Waiting took a long time. And it was boring. John almost debated joining Sherlock's bullet-holes in the poor wall with a few of his own.

Instead, because he was a normal upstanding citizen and not a madman sociopath, he sat through the remainder of Bugsy Malone, followed by Harry Potter and the Half-Blood Prince and a couple of old Wallace and Gromit episodes. It felt odd, though, watching family entertainment with no one else there, so he phoned Harry (who was back together with Clara again, so spending the holiday with her) and they spent a while reminiscing about Christmasses from their childhood. He hung up on her when she tried to get back onto the subject of Sherlock; he was worried that if he started to talk about his flatmate, he wouldn't stop, and then the whole ridiculous story would come out.


He decided to drink some beer as the day wore on to late afternoon, but there weren't any left in the kitchen and he couldn't imagine where would be open today. He could text Sherlock to ask him where he'd got the milk, he supposed, but he probably wouldn't reply. Stupid bloody Christmas, he thought, glaring at the miniature plastic tree he'd put up in the corner of the room. Stupid bloody tree.

"What is its purpose?"

"It doesn't have a purpose, Sherlock. It's a tree."

"That is not a tree. Saying that that awful, gaudy thing is a tree, John, is like saying a Tussaudian waxwork is a person. That is not a tree."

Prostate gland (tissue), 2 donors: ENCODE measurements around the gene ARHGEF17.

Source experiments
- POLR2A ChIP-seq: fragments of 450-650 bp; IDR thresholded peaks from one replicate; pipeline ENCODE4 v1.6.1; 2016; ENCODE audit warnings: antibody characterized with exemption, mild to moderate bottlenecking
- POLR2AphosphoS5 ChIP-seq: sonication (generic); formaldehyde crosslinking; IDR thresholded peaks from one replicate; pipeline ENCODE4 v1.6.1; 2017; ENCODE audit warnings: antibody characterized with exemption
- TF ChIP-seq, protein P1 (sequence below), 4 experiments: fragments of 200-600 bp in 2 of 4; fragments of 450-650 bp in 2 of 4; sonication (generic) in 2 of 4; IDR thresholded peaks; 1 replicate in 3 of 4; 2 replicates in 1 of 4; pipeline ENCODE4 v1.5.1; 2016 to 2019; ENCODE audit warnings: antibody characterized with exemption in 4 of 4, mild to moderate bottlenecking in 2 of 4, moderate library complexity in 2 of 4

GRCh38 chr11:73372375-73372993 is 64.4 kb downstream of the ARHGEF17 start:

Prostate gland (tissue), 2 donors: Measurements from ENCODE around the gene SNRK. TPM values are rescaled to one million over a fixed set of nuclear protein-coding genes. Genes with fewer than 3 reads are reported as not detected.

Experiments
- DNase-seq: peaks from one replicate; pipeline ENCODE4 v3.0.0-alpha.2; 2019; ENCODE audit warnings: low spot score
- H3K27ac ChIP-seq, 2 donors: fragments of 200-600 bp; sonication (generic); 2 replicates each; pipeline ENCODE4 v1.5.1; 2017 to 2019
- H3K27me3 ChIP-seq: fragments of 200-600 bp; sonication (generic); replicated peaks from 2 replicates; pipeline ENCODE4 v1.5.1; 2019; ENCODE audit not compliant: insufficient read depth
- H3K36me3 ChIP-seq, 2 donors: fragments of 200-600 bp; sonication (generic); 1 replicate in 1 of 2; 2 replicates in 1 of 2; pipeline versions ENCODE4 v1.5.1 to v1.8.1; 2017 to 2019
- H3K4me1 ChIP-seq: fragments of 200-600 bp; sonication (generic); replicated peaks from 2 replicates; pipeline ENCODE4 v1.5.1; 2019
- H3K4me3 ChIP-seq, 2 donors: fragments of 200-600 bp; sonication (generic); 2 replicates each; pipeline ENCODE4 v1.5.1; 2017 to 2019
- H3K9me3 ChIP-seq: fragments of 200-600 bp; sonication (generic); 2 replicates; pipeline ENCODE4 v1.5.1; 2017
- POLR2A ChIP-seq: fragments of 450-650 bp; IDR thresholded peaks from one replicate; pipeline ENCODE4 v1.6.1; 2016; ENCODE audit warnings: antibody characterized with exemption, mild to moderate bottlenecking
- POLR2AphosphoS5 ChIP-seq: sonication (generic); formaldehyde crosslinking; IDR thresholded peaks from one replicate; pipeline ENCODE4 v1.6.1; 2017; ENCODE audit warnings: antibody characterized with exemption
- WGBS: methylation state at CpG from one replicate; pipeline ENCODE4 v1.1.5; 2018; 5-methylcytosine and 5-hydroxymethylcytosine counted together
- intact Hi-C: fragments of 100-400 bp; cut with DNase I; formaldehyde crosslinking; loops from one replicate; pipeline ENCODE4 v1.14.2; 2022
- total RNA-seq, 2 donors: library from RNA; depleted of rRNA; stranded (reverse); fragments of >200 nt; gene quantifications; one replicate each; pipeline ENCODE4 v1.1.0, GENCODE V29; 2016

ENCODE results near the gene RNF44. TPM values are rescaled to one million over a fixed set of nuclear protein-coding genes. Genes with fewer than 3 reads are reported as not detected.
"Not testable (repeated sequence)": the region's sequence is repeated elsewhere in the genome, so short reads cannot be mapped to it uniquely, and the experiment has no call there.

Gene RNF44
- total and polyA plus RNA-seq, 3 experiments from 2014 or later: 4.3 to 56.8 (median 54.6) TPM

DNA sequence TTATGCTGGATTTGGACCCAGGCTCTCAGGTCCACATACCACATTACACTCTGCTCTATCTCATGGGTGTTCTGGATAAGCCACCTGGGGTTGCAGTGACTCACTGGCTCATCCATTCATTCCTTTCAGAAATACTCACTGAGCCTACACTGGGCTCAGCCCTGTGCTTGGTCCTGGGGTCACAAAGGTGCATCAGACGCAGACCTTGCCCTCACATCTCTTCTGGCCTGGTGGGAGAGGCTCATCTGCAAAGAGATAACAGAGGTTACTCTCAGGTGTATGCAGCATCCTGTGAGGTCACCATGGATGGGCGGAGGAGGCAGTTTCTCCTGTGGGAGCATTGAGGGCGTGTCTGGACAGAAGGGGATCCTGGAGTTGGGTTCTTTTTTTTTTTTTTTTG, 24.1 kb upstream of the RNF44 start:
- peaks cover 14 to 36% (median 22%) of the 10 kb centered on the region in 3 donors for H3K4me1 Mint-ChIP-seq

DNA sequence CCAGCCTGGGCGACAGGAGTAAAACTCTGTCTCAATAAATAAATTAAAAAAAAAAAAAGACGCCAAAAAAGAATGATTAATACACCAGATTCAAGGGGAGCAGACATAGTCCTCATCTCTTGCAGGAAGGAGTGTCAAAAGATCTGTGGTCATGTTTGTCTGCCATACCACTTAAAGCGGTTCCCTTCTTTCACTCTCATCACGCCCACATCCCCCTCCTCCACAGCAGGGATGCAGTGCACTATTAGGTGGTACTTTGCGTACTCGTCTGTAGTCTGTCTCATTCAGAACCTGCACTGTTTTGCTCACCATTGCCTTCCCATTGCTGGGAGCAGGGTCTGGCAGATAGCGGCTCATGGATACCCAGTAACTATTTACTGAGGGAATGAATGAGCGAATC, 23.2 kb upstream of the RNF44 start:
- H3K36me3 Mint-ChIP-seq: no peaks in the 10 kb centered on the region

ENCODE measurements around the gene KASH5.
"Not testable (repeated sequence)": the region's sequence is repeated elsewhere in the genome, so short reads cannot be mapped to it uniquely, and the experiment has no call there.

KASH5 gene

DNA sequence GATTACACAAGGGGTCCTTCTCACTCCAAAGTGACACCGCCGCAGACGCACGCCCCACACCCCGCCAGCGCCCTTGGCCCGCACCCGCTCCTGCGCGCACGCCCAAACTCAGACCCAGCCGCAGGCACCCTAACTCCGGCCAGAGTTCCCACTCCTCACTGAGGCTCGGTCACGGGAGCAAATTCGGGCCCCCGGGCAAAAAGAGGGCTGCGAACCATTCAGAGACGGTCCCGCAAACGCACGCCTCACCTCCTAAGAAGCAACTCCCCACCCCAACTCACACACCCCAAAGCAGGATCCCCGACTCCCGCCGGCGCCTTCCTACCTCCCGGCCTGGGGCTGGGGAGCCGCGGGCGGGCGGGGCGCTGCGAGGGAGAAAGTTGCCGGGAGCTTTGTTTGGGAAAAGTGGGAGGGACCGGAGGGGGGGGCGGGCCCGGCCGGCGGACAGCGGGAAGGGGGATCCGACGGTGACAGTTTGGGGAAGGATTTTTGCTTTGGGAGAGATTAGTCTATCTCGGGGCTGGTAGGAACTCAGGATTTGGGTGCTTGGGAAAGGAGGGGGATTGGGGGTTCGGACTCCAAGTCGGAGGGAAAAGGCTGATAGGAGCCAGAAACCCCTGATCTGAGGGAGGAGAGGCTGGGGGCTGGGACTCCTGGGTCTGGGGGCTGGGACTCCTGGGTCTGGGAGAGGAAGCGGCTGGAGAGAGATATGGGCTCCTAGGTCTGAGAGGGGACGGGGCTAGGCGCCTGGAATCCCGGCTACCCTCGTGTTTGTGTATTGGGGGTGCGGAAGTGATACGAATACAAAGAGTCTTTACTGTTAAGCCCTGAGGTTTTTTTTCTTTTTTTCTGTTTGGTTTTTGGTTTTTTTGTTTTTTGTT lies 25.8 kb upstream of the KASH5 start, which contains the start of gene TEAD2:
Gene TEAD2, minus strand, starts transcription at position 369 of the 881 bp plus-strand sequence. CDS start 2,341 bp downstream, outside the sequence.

He'd refused to help decorate it, preferring to watch John painstakingly cover it in baubles and tinsel, watching from the sofa with his fingers steepled together. When John had finished, he'd regarded it critically, as though there were something missing.

"Shouldn't there be something on the top of it?"

"What, like a fairy, or a star or something? I don't have anything."

"Hm. I have something."

"I thought you weren't helping?"

"I wasn't. Now I am."

"Well what do you - oh, Sherlock, no, not the skull. Not the skull, what are you doing-"

"I am helping."

John sighed, massaging his temples. Just how long was Sherlock going to sulk about this? He knew he was upset about his mother going behind his back and interfering, but honestly, he didn't see why he deserved to take the brunt of his anger. It wasn't as though he'd been in on it, for chrissakes - he'd only even really found out about half an hour before Sherlock had! And if Sherlock had rethought the whole thing, and didn't want them to be involved, then that was alright – though his chest contracted suddenly at the idea – then things would just go back to normal. But they couldn't go back to normal if Sherlock wasn't even here, could they, he thought, kicking at the coffee table moodily.